Bisexual men: When sexual health requires stealth

November 1, 2011, Indiana University

Bisexual men have unique health needs compared to exclusively homosexual and heterosexual men, but the stigma they face makes learning of their needs -- and even reaching these men in their "hidden communities" -- difficult for public health professionals, say Indiana University researchers.

The reported need for privacy, because of the perceived and lack of acceptance in both homosexual and heterosexual communities, is so pervasive that bisexual men often do not feel comfortable accessing sexual health-related services, even those targeted toward "gay and bisexual men," because of a concern over what others would think of their bisexuality. A more general approach to providing services, framed as "men's " or "men's sexual health," will most likely be more effective, researchers learned.

"In terms of designing a specific program for behaviorally bisexual men, we've learned it will not be effective to openly advertise about it or put it on billboards; we have to be more discreet," said Brian Dodge, associate director of the Center for Sexual Health Promotion at IU. Dodge's research for nearly 10 years has involved bisexual behavior and associated health needs, yet these findings from his recent study were "surprising."

"The fear of disclosure, desire for privacy, and anticipation of stigma are even more problematic than we anticipated," he said. "The reasons for these issues eventually need to be addressed not only with bisexual men but also at the societal level if we are to increase participation in effective health services without operating in stealth."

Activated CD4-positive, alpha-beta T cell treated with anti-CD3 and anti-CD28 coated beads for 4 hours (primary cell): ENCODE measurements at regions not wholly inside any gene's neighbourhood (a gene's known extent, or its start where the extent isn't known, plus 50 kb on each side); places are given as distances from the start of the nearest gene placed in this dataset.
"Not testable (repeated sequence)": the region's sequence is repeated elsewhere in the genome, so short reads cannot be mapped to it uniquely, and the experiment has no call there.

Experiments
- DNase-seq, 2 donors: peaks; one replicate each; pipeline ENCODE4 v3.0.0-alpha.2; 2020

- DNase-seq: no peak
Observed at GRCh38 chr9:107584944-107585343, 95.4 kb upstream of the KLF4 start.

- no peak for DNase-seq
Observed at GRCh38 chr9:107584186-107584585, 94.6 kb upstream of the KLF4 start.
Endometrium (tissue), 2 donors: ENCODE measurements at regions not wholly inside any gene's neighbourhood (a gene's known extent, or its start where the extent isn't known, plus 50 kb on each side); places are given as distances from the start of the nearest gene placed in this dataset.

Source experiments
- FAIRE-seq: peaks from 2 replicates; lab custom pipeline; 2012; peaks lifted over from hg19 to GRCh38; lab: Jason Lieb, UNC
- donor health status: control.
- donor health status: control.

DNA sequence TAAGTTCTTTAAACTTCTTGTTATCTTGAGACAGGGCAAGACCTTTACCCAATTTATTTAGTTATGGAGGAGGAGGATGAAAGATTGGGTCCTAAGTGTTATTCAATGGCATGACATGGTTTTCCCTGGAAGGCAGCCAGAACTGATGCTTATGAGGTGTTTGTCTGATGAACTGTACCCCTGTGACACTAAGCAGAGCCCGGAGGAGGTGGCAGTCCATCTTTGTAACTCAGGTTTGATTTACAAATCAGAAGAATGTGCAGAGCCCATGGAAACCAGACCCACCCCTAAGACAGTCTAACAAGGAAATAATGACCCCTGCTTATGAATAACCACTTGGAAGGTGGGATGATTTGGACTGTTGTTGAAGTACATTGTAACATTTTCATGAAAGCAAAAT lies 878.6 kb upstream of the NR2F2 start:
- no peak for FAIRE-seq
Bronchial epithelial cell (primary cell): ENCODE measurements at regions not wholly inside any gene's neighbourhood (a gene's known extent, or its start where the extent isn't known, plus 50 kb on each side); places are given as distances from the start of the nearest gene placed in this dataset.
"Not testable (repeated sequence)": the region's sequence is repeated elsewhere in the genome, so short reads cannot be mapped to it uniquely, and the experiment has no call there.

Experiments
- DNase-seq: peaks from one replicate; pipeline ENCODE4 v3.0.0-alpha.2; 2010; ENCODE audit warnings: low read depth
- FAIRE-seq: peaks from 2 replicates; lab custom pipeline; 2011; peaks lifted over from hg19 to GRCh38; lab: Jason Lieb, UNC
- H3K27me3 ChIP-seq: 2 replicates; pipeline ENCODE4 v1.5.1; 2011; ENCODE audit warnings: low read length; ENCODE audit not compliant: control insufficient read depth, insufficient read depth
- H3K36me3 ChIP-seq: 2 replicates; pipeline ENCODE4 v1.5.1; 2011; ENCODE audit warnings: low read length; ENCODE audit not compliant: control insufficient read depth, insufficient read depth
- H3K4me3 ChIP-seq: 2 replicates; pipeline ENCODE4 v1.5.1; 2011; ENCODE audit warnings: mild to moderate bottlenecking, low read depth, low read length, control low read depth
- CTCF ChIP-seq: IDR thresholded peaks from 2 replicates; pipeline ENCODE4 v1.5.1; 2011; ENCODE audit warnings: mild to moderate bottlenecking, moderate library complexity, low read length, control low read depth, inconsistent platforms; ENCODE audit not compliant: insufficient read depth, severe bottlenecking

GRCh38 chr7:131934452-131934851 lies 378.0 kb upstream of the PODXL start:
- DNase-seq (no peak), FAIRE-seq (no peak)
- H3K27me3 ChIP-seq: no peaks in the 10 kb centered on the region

This and three other studies discussed at the American Public Health Association's annual meeting are part of a larger study by Dodge and his collaborators, who are looking at health issues specific to bisexual men. This research approach is unique because most studies have combined bisexual men with gay men in previous behavioral science research.

The IU research involved 75 men in the Indianapolis area who had sex with at least one man and one woman within the previous six months. The participants each underwent in-depth interviews, 15 of which were conducted in Spanish. Of the participants, 25 were black, 25 were white and 25 were Latino.

Dodge's study "Administering Sexual Health-Related Services to Bisexual Men: Privacy, Trust and Appropriate Messaging" was the recipient of the annual Excellence in Abstract Submission award from the HIV/AIDS Section of the APHA. Dodge is delivering oral presentations about this, as well as "Community Based Research in 'Hidden' Communities: Understanding Individual and Social Health Concerns among Bisexual Men" and a poster presentation, "Sexual Behaviors and Experiences among in the Midwestern United States." Co-investigator Omar Martinez is also presenting on issues specific to Latino participants in his talk " and Access to Care: Voices from Bisexual Latino Men in the Midwestern United States."

Dodge, an associate professor in the Department of Applied Health Science in IU's School of Health, Physical Education and Recreation, will discuss "Administering Sexual Health-Related Services" Tuesday, Nov. 1, at 10:30 a.m. in the Washington Convention Center. Co-authors are Phillip Schnarrs, Gabriel Goncalves, Michael Reece and Omar Martinez, all with the IU School of HPER; David Malebranche of Emory University School of Medicine; Ryan Nix of Step Up Inc. in Indianapolis; Barbara Van Der Pol of IU School of HPER; and J. Dennis Fortenberry of the IU School of Medicine.

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